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Relativistic optics with spacetime algebra using the vacuum form reduction, Proc IEEE AP-S/URSI International Symp., Charleston, United States, Vol. --, pp. -- - --, June, 2009.

Abstract

A metric-free approach to the foundations of classical electrodynamics, through the calculus of exterior differential forms, enables to write the two Maxwell equations (homogeneous and inhomogeneous) in a topological framework. In fact, a topological framework, based on a naked 4-dimensional smooth manifold – that allows for a foliation into 3-dimensional hypersurfaces – where no connection and no metric are explicitly introduced can be developed (F. W. Hehl and Yu. N. Obukhov, Foundations of Classical Electrodynamics: Charge, Flux, and Metric, Birkhäuser, Boston, 2003). This metric-free approach renders clear that the metric should be relegated to a peripheral region within the whole theoretical framework of electrodynamics. Indeed its role should be identified with the spacetime constitutive relation. Maxwell equations are then valid in any metric context: either in the rigid (flat) Lorentz metric of Minkowski spacetime or in the flexible (curved) Riemannian metric of general relativity that changes from point to point according to Einstein’s field equation. By using the grammar of Clifford’s geometric algebras and the technique of vacuum form reduction, it is also possible to give a geometric (i.e., an intrinsic and coordinate-free) interpretation of what we have called the equivalence principle (M. A. Ribeiro and C. R. Paiva, Metamaterials, Vol. 2, Issues 2+3, pp. 77-91, September 2008): a given electromagnetic medium creates an effective geometry and a given geometry creates an effective medium. This mathematical construction, stemming from the specificity of the grammar of geometric algebra, allows for a rather transparent formulation of the equivalence between the topological and the materials interpretations that are useful in studying both transformation and moving media (M. A. Ribeiro and C. R. Paiva, chapter in: S. Zouhdi et al., Eds., Metamaterials and Plasmonics: Fundamentals, Modelling, Applications, Springer, Dordercht, 2009, pp. 63-74).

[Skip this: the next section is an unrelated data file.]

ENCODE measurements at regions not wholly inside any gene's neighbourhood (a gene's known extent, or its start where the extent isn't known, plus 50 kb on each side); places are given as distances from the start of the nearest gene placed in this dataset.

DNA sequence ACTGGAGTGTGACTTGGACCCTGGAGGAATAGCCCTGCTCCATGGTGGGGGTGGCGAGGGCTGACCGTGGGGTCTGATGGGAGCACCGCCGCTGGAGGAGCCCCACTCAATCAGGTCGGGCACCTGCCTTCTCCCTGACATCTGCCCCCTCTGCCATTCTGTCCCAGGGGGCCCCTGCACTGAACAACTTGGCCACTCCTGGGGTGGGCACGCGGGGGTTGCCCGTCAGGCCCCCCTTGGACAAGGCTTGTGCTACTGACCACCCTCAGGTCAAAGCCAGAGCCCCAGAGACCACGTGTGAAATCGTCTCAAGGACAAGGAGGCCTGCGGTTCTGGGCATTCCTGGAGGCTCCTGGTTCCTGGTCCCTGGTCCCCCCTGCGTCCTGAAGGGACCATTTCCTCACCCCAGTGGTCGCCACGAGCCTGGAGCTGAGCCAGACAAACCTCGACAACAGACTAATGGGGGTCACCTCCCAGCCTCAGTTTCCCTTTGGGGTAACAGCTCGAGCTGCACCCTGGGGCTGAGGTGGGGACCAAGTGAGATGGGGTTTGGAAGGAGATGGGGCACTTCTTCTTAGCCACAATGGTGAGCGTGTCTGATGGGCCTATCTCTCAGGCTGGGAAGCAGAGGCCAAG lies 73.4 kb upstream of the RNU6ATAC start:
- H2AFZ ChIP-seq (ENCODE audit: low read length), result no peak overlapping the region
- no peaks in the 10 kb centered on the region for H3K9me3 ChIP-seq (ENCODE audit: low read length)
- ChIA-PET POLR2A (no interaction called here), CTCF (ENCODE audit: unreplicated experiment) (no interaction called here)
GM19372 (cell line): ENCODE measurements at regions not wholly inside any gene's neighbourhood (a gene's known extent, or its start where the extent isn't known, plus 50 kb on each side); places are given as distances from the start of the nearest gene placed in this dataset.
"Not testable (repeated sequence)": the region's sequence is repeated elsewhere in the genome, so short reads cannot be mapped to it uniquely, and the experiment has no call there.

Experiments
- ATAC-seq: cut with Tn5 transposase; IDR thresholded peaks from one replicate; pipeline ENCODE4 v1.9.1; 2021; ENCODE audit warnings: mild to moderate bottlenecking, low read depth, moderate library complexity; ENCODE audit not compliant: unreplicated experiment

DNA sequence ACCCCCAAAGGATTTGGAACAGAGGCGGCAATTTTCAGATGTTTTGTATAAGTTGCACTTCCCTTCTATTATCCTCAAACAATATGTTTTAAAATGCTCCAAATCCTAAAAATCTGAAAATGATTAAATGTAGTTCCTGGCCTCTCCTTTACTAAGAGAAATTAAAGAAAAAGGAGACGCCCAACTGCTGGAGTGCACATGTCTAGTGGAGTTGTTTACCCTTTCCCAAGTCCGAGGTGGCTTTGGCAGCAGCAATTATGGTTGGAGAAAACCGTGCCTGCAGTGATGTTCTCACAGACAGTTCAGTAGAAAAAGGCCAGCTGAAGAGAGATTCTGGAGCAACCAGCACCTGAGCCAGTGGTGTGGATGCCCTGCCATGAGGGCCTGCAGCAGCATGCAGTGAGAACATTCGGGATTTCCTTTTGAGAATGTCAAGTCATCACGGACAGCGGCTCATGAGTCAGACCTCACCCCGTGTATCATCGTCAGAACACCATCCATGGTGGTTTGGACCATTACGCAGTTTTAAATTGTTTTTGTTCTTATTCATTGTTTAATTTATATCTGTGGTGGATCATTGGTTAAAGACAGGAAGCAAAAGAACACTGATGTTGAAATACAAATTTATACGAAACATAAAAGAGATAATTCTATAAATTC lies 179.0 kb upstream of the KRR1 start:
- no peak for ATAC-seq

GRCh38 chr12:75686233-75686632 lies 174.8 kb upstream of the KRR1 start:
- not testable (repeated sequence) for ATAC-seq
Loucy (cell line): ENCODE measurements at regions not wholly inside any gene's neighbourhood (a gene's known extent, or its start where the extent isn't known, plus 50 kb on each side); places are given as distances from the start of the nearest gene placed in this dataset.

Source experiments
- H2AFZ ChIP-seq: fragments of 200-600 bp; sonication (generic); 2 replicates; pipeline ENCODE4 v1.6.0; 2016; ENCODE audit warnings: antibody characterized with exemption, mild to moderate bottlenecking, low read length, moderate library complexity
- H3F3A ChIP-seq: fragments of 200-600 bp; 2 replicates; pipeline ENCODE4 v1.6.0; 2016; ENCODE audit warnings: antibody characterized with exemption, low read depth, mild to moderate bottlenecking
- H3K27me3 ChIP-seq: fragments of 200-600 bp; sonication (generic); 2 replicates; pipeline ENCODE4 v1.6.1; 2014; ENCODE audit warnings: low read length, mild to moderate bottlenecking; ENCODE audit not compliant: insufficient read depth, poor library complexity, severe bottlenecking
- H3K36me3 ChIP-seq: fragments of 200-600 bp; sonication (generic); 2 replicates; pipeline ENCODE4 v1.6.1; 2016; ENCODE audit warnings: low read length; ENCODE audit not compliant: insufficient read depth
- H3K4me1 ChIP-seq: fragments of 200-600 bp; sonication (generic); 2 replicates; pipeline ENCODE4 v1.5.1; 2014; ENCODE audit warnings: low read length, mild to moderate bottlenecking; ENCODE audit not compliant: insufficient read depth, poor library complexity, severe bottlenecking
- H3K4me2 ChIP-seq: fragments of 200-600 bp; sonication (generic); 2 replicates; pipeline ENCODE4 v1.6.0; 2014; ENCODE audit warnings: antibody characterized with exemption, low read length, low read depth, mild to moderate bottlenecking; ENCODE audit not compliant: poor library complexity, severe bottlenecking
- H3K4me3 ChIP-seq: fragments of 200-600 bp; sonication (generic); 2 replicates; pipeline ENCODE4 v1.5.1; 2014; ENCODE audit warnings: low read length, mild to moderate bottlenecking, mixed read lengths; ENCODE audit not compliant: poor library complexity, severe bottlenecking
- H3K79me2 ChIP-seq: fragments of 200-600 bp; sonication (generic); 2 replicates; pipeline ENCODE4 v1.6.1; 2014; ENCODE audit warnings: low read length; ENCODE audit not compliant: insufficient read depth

In this communication, we restrict our attention to spacetime algebra in Minkowski spacetime (C. R. Paiva and M. A. Ribeiro, J. Electromagn. Waves and Appl., Vol. 20, No. 7, pp. 941-953, July 2006). However, we intend to show that it is also possible to use the vacuum form reduction technique to study relativistic optics in Minkowski spacetime with a geometric perspective: several results concerning relativistic optics of moving media can be easily handled by introducing this transformation that leads to a fictitious spacetime. By this fictitious spacetime medium we mean: a spacetime constitutive relation that has the same mathematical structure as vacuum, although we are analyzing an isotropic medium that is moving in the laboratory frame and hence, as is well-known, it is actually a nonreciprocal bi-anisotropic medium in that lab frame. In summary: by using the technique of vacuum form reduction we can circumvent the usual spacetime algebra approach to special relativity by performing our calculations for a nonreciprocal bi-anisotropic medium in a fictitious – albeit completely equivalent – spacetime that has, from the mathematical point of view, the same intrinsic simplicity as vacuum itself.

In this communication, we restrict our attention to spacetime algebra in Minkowski spacetime (C. R. Paiva and M. A. Ribeiro, J. Electromagn. Waves and Appl., Vol. 20, No. 7, pp. 941-953, July 2006). However, we intend to show that it is also possible to use the vacuum form reduction technique to study relativistic optics in Minkowski spacetime with a geometric perspective: several results concerning relativistic optics of moving media can be easily handled by introducing this transformation that leads to a fictitious spacetime. By this fictitious spacetime medium we mean: a spacetime constitutive relation that has the same mathematical structure as vacuum, although we are analyzing an isotropic medium that is moving in the laboratory frame and hence, as is well-known, it is actually a nonreciprocal bi-anisotropic medium in that lab frame. In summary: by using the technique of vacuum form reduction we can circumvent the usual spacetime algebra approach to special relativity by performing our calculations for a nonreciprocal bi-anisotropic medium in a fictitious – albeit completely equivalent – spacetime that has, from the mathematical point of view, the same intrinsic simplicity as vacuum itself.

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